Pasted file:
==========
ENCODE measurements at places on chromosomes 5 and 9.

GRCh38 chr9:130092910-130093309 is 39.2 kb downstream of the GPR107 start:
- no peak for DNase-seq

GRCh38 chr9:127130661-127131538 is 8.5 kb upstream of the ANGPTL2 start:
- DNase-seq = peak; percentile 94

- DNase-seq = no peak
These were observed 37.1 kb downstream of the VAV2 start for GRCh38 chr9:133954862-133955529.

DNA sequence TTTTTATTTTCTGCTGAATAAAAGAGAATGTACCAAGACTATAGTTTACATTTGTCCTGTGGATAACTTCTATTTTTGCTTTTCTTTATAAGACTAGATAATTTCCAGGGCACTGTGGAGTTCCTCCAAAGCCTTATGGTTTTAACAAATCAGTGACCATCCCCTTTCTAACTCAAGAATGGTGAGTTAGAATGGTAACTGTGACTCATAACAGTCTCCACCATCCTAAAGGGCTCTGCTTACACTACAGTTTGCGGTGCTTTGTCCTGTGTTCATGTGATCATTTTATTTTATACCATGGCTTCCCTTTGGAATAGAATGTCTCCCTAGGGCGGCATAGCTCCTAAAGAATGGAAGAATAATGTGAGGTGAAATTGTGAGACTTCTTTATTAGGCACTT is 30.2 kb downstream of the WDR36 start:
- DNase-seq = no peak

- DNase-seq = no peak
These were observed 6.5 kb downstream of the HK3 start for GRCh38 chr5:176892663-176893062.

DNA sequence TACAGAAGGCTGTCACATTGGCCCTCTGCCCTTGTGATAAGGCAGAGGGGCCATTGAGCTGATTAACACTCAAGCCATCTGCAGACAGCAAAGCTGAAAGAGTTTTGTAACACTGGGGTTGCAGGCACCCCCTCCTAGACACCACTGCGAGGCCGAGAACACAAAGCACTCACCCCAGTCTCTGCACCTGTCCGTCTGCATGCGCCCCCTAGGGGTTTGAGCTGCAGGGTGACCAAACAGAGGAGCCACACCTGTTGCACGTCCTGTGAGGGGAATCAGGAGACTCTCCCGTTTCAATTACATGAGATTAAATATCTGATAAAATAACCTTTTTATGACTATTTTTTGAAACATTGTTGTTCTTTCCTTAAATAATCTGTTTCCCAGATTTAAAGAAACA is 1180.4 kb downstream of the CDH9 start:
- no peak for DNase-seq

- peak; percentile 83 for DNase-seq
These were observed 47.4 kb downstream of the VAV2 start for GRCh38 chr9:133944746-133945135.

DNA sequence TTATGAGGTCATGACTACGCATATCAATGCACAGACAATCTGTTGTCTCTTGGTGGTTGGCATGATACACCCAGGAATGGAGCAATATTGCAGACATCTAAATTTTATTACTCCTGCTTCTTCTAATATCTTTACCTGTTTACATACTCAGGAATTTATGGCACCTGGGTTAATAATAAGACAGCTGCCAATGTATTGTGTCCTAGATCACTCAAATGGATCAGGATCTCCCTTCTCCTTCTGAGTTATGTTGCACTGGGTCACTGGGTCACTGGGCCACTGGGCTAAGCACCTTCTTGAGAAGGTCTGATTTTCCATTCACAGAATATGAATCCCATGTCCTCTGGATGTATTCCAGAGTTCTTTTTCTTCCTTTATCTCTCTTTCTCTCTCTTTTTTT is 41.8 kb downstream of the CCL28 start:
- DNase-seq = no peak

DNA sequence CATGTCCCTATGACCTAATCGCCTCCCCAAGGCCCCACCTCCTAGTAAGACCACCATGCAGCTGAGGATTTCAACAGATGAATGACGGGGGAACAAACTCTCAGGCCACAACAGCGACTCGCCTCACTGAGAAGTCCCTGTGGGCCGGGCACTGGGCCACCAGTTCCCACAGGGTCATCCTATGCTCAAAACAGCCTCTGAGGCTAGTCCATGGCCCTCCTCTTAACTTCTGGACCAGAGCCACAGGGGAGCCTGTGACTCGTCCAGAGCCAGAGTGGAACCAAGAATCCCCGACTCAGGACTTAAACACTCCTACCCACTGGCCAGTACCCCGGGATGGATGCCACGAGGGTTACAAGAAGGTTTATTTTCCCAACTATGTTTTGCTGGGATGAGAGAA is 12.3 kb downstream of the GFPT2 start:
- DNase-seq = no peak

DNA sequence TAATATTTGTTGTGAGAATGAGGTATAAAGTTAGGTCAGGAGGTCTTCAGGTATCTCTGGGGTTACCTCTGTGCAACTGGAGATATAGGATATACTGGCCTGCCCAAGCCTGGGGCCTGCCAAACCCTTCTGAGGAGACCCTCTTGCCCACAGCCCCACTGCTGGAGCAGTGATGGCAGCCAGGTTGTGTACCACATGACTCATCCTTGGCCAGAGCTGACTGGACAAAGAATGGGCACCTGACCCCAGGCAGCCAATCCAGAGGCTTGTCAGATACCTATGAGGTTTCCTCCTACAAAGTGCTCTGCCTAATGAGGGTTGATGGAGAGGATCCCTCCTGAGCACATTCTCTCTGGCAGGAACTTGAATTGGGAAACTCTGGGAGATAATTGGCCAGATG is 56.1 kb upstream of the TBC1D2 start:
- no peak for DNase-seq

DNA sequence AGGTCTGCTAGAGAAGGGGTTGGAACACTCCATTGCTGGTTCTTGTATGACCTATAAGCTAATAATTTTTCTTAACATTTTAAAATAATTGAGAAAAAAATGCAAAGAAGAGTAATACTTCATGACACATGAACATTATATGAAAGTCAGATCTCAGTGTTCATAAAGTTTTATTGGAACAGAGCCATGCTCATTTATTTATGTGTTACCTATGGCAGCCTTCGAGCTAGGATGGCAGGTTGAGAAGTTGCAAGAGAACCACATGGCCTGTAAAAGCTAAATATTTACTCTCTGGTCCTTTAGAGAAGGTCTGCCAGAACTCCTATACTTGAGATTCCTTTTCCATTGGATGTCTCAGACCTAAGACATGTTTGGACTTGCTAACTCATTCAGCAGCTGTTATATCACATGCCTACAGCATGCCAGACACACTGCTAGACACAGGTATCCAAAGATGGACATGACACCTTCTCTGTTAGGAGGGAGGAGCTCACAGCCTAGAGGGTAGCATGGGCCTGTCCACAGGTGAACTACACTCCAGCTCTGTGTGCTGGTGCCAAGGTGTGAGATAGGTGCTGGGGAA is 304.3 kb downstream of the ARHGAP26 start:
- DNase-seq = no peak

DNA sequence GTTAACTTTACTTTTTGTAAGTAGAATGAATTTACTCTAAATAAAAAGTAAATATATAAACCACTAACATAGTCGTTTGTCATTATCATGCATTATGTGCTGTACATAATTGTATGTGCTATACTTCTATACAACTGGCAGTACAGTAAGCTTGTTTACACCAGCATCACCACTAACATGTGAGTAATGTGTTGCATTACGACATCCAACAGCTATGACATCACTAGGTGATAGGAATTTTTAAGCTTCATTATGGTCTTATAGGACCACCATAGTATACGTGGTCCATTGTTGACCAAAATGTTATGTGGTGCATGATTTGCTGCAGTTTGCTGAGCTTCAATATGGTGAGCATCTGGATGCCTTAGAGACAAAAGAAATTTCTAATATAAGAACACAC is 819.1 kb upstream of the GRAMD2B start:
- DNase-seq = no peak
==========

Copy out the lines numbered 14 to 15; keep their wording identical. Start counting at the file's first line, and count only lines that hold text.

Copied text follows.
- peak; percentile 83 for DNase-seq
These were observed 47.4 kb downstream of the VAV2 start for GRCh38 chr9:133944746-133945135.